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Michael Bauer Was Disappointed by Zut; Peter Kane Urged Everyone to Go to Salsipeudes

Plus, Luke Tsai found a SoCal burrito at Oscar’s Grill in Alameda and Anna Roth found a San Francisco gem at Geneva Steak House.

Salsipuedes
Salsipuedes
Patricia Chang

Zut in Berkeley was the recipient of Michael Bauer’s review this week, which unfortunately did not make it into Bauer’s favor, despite him being a big fan of chef/owner Shotaro Kamio, who also runs Iyasara across the alley (“which happens to be one of my favorite restaurants in the Bay Area,” Bauer wrote). Bauer always liked that Kamio “incorporated a California sensibility into his creative Asian cuisine, but that viewpoint didn’t translate as well in the brasserie context,” which is how Zut is billed. Some “promising” dishes were the whole roasted fish and herb- and salt-cured salmon, but the rest didn’t leave Bauer “in a hurry to return.” He found the the panzanella salad “unwieldy” and “overpowered,” the pork trotter terrine “lacking” flavor and the burger “dry.” 1 ½ stars. [The Chron]

Bauer was all over the East Bay this week, also revisiting Oakland’s Ramen Shop after an expansion to add 22 more seats to the original 49. Bauer considered the soup served there “the best ramen in the Bay Area,” and he still thought “the changes have made no difference” in the “slightly firm” noodles, “well crafted” broth and “pristine” ingredients. Beyond the ramen, Bauer was a fan of the “beautifully conceived and executed appetizers,” like the squash blossoms and pickle plate, and desserts like the “excellent” black sesame ice cream sandwich. 3 stars. [The Chron]

Peter Kane visited Oakland’s Salsipuedes which “is part of what seems to be the trend of the year: an explosion of possibilities in Mexican cooking.” He found the restaurant “sharp and well thought-out, without clobbering everybody over the noggin with formally dazzling kitchen wizardry,” though there were some missteps. The corn nuts with seaweed salt were “as hard as nuggets of quartz” though “oddly compelling.” The tiradito “looked like a plate of brains with a sprig of frisee on top,” but “it was delicious.” Beef tongue “ain't the prettiest thing I ever did see, but it sure was good.” It seemed to be the common theme, that Kane thought the dishes didn’t look good or seem initially good, but ended up winning him over. He ended his review saying that “once its roots reach the water table and Salsipuedes really gets going, its team should have a crowd favorite on its hands.” [SF Weekly]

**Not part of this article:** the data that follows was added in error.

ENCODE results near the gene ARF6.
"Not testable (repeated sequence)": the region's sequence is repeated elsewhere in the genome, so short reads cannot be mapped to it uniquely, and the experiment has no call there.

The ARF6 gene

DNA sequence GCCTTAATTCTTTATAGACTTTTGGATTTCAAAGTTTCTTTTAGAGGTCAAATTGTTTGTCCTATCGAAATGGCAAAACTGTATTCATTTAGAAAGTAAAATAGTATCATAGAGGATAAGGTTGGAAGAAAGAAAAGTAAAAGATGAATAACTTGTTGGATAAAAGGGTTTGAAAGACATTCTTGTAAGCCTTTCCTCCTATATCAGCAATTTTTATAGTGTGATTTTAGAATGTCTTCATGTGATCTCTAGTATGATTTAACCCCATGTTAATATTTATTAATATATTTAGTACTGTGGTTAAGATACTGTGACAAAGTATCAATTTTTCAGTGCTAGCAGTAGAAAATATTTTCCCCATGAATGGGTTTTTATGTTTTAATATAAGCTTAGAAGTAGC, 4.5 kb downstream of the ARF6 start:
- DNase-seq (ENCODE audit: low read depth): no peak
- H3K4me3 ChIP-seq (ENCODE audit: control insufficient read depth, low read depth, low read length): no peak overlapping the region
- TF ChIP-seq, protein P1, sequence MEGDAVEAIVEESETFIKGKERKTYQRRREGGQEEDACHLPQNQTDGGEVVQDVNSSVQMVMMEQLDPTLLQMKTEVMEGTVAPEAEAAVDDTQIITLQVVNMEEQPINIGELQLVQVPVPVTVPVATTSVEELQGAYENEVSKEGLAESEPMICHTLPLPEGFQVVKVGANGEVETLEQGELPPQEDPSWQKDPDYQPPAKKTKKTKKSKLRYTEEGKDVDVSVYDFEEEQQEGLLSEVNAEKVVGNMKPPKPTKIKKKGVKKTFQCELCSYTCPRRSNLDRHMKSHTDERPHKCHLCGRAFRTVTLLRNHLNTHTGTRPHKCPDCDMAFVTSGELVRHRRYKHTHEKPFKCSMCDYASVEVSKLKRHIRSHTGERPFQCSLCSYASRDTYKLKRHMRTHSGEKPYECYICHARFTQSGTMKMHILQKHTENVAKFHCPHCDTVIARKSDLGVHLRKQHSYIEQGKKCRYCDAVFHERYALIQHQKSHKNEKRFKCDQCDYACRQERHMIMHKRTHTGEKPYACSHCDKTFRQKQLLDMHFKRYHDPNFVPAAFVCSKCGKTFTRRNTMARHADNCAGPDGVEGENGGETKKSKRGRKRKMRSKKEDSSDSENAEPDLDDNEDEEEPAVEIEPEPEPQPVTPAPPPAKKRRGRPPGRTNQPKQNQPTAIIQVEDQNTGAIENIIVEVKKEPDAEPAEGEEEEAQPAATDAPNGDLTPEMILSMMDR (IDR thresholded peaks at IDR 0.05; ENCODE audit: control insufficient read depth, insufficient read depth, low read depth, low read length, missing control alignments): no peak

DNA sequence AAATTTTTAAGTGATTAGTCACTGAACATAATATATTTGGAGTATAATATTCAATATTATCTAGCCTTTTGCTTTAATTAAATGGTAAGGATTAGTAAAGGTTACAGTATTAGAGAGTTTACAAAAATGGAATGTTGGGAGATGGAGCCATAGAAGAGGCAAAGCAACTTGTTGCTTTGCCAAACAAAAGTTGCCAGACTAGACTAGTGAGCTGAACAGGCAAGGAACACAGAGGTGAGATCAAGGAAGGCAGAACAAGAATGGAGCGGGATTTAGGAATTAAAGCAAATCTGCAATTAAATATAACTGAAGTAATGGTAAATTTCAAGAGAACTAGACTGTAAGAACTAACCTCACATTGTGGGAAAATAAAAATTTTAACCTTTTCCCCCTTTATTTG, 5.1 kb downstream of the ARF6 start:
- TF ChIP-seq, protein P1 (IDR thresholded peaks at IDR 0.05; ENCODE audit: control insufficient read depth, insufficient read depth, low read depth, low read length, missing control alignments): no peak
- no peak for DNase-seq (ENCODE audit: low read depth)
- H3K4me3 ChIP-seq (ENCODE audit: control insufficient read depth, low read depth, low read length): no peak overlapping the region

Luke Tsai traveled to Oscar’s Grill in Alameda to get a beloved SoCal-style burrito, which is carb-bombed with french fries instead of rice and beans and is Tsai’s definite burrito preference. He found it to be “a better burrito than I had any realistic reason to expect,” he wrote. He thought the beef could be more “tender” and that “the French fries weren't as quite as crisp” as they should be. “But the combination of flavors and textures was outstanding: the chewy savoriness of the grilled steak, the cool tanginess of the guacamole, and the modest crunch of the thin-cut fries. Best of all, the version at Oscar's was loaded with a spicy housemade nacho cheese that oozed richness into every bite.” All in all, Tsai found it to be a solid option for the area, especially the nearby office lunch crowd, though he wrote, “Make no mistake: You aren't coming to Oscar's Grill for the ambience.” [East Bay Express]

Despire the “weariness in the air” at Geneva Steak House in the Outer Mission, Anna Roth wrote that she was surprised to find out that “the food is good.” The romaine salad is “crisp,” the steak “juicy and salty and tasting of the grill” and the top-seller half chicken has a “smoky flavor and meat so moist you don’t even need the sweet barbecue sauce that accompanies it.” Roth wrote that Geneva, open since 1942, is a blast from the past, when San Francisco “used to have several of these value-driven family restaurants,” though now most have been “driven out by rising rents and changing palates.” Proprietor Michael Kimiyaie owns the building so doesn’t have to pay rent, and he is committed to making most ingredients, like the salad dressing, fresh in-house, which Roth enjoyed, much like all the rest of the food. Most of all, though, she enjoyed the family-friendly environment and legacy of the restaurant that “seems presumptive and condescending to pre-emptively mourn” in the face of other similar San Francisco losses, so she instead chose to “celebrate its life while we still have it.” [The Chron]

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